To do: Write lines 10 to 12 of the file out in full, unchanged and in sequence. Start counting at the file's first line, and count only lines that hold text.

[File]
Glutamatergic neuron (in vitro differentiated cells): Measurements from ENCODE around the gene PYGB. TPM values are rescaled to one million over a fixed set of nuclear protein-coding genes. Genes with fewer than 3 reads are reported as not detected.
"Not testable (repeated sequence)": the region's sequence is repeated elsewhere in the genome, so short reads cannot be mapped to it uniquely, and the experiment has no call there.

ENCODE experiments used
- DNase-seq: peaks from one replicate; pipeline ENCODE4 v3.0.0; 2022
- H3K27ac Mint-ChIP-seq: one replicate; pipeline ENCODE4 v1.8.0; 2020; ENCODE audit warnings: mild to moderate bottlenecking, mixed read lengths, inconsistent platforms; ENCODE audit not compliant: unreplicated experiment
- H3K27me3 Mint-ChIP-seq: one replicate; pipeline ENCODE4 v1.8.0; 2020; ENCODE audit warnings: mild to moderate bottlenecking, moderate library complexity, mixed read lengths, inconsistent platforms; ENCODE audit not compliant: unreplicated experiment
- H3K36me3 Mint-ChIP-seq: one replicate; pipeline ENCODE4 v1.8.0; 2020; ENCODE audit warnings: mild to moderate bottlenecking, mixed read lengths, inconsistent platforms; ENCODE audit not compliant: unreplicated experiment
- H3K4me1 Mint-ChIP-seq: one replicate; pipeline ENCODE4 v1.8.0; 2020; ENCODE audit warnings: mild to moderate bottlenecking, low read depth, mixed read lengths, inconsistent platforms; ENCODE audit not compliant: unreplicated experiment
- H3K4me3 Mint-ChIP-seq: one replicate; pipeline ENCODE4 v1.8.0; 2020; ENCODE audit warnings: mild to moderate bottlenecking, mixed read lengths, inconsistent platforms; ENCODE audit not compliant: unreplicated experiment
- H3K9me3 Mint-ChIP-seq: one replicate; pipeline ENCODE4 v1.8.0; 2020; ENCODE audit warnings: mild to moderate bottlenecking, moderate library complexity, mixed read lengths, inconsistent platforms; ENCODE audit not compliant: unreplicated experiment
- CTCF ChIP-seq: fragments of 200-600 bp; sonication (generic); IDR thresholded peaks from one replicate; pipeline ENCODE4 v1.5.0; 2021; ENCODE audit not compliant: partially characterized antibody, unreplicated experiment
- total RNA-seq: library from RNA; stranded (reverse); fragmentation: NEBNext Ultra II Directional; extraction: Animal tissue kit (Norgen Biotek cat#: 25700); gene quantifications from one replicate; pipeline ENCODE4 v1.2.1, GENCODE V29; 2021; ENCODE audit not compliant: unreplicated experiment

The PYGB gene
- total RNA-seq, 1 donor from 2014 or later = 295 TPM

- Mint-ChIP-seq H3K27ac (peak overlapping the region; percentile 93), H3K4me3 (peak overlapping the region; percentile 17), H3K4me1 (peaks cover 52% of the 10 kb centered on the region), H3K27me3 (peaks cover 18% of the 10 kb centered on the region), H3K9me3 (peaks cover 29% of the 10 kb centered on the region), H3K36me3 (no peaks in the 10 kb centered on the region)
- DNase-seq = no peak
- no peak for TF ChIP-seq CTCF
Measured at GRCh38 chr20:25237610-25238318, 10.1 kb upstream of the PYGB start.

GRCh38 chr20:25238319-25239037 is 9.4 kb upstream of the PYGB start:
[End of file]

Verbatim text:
- H3K9me3 Mint-ChIP-seq: one replicate; pipeline ENCODE4 v1.8.0; 2020; ENCODE audit warnings: mild to moderate bottlenecking, moderate library complexity, mixed read lengths, inconsistent platforms; ENCODE audit not compliant: unreplicated experiment
- CTCF ChIP-seq: fragments of 200-600 bp; sonication (generic); IDR thresholded peaks from one replicate; pipeline ENCODE4 v1.5.0; 2021; ENCODE audit not compliant: partially characterized antibody, unreplicated experiment
- total RNA-seq: library from RNA; stranded (reverse); fragmentation: NEBNext Ultra II Directional; extraction: Animal tissue kit (Norgen Biotek cat#: 25700); gene quantifications from one replicate; pipeline ENCODE4 v1.2.1, GENCODE V29; 2021; ENCODE audit not compliant: unreplicated experiment